Vitamin D and probiotics may help prevent food allergies

By Amy MacLachlan on June 28, 2012
When my four-year-old daughter, Maya, was diagnosed with a peanut allergy, I was pregnant with my second child. I was curious to know if there was any way to prevent life-threatening food allergies in baby number two.

Dr. Douglas Mack, a pediatric allergist, asthma and immunology specialist in Burlington, Ont., tested Maya. He says even though researchers have yet to discover exactly why allergies have doubled in the last decade or so, (Health Canada estimates that food allergies affect five to six percent of children under three in Western countries), and exactly what causes them, there has been some promising research linking simple precautionary measures to a decreased incidence of food allergies and eczema.

Vitamin D

The “sunshine vitamin” has received a lot of press lately, perhaps due to the discovery that every cell in our bodies contains a vitamin D receptor. Since breast milk usually only contains between four to 40 IU of the vitamin per litre, the Canadian Pediatric Society (CPS) recommends a daily 400 IU vitamin D supplement for breastfed infants during the first year of life. (Breastfeeding or pregnant women can take a supplement of up to 1,000 IU a day).

Dr. Mack reiterates the importance of this practice, citing a study from Australia linking food allergies to less sun exposure, and therefore, lower levels of vitamin D. Researchers found that as you move further away from the equator, prescriptions for EpiPens and hypoallergenic formulas increased, as did food allergy-induced anaphylaxis in children.

“Vitamin D can modulate the immune system,” says Dr. Mack. “How it does this is still not very clear. But what is evident, is that by having lower exposure and lower levels of vitamin D, we see more allergies.”

Probiotics

Some research is showing probiotic supplements could help children outgrow or lessen their food allergies.

Probiotics – microorganisms found in the gut that contribute to healthy digestive function – show a lot of promise for both preventing and treating food allergies and atopic tendencies. Several commercial yogurts now boast added probiotics, and supplements can be easily found in health food stores and drugstores.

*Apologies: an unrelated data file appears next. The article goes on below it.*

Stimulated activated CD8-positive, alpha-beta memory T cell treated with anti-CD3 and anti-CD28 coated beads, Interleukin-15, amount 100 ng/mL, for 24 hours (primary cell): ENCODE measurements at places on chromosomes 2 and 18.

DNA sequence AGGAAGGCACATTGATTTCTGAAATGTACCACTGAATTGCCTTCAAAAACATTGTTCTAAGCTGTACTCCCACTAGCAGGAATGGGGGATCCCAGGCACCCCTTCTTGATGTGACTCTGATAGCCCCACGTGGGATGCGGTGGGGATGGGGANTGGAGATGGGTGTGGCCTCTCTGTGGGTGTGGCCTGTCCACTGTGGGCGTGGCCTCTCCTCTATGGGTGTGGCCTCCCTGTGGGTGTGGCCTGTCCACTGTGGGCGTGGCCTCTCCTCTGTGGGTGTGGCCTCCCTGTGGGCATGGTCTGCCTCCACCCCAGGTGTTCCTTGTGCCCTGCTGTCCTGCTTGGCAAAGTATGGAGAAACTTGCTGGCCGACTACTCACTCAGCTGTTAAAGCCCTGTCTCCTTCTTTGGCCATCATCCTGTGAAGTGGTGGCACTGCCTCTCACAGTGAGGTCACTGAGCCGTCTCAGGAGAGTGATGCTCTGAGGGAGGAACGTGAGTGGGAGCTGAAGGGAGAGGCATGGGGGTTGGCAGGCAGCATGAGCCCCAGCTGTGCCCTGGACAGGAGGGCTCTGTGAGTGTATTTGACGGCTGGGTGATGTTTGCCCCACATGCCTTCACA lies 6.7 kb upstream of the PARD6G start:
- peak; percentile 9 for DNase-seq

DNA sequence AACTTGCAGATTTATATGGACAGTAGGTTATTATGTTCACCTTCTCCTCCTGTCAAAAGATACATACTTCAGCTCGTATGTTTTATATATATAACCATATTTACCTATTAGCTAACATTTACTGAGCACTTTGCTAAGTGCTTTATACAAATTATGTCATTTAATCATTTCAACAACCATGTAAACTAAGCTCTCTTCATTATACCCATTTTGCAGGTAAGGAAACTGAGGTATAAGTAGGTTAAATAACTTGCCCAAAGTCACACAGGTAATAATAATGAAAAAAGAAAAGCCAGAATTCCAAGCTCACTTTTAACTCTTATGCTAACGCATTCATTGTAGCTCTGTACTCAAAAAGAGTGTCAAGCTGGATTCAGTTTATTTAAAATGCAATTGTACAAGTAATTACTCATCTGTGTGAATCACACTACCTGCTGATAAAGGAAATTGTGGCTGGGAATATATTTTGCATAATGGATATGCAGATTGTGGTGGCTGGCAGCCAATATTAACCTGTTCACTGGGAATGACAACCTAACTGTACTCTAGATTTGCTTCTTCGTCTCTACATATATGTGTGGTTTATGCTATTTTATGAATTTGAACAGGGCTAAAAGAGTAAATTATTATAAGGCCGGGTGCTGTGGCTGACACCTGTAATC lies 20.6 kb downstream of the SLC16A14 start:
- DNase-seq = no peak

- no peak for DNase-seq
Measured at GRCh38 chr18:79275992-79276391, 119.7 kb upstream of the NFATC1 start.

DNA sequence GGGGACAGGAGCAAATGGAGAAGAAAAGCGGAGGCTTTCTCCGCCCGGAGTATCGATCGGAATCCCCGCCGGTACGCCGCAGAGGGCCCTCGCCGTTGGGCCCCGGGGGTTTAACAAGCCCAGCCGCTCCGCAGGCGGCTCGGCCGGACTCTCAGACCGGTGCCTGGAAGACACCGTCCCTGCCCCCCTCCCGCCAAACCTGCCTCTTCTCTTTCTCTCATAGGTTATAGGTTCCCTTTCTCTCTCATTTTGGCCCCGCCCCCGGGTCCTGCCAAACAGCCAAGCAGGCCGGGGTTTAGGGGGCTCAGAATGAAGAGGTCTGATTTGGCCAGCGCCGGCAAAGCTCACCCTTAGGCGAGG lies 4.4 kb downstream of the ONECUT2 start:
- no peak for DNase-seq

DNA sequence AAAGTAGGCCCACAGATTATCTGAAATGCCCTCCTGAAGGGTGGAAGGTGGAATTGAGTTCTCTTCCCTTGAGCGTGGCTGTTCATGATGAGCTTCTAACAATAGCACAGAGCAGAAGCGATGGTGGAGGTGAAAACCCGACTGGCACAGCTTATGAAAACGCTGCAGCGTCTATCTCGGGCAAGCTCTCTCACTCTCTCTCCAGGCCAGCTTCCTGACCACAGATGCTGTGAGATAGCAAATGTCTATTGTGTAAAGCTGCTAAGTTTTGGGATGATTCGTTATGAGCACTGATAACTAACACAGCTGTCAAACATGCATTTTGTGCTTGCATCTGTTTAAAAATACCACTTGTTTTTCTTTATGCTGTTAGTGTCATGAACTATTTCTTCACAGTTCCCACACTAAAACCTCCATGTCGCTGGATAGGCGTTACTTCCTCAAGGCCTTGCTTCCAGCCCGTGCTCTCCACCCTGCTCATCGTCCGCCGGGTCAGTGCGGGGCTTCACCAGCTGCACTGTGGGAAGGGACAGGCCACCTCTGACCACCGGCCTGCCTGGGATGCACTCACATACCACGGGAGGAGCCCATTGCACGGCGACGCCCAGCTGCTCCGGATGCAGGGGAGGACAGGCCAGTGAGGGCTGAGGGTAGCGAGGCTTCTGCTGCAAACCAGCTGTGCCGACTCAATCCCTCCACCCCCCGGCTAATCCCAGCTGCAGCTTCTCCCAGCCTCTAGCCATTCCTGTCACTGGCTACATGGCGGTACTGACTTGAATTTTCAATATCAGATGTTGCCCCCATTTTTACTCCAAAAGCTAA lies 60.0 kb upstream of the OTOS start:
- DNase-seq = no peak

“Likely the chemicals produced by these bacteria modify the gut in some way,” says Dr. Mack, “so we’re even seeing a lot more use of probiotics to treat other diseases such as colic and diarrhea in mainstream medical practice. It used to be something you’d only hear from naturopaths, but today, even before official recommendations are made, it appears to be safe and quite promising.”

The Journal of Allergy and Clinical Immunology cites a 2012 study where an extensively hydrolyzed (i.e., broken down) cow’s milk formula was given to babies with a cow’s milk allergy. Some babies received the formula only, and others had the formula and a lactobacillus probiotic supplement. “With the probiotic there was a dramatic outgrowing of the cow’s milk allergy,” says Dr. Mack. “We have to look at this some more.”

Does delaying the introduction of allergenic foods make a difference?

  • In 2000, the American Academy of Pediatrics recommended avoiding cow’s milk until 12 months, eggs until 24 months and peanuts until 36 months. However, despite these recommendations, there still was a significant increase in allergies to these foods.
  • In 2008, the AAP stopped making such recommendations, and now notes that many children may in fact tolerate a much earlier introduction of some allergenic foods.
  • The AAP guidelines now say that although solid foods should not be introduced before four to six months of age, there is no current convincing evidence that delaying their introduction beyond this period has a significant protective effect on the development of atopic disease. This includes delaying the introduction of foods that are considered to be highly allergic, such as fish, eggs and foods containing peanut protein.
  • “Should we be introducing our babies to peanuts at five, six, or seven months?” asks Dr. Mack. An oft-cited UK study supporting this practice compared incidence of peanut allergies in Israel to the UK. In Israel, six-month-old babies were routinely given a peanut-containing snack to promote weight gain, yet they were found to have a 10-fold lower incidence of peanut allergy than their counterparts living in the UK, who typically don’t start eating peanuts until much later in life.


Originally published in ParentsCanada magazine, July 2012.

By Amy MacLachlan| June 28, 2012

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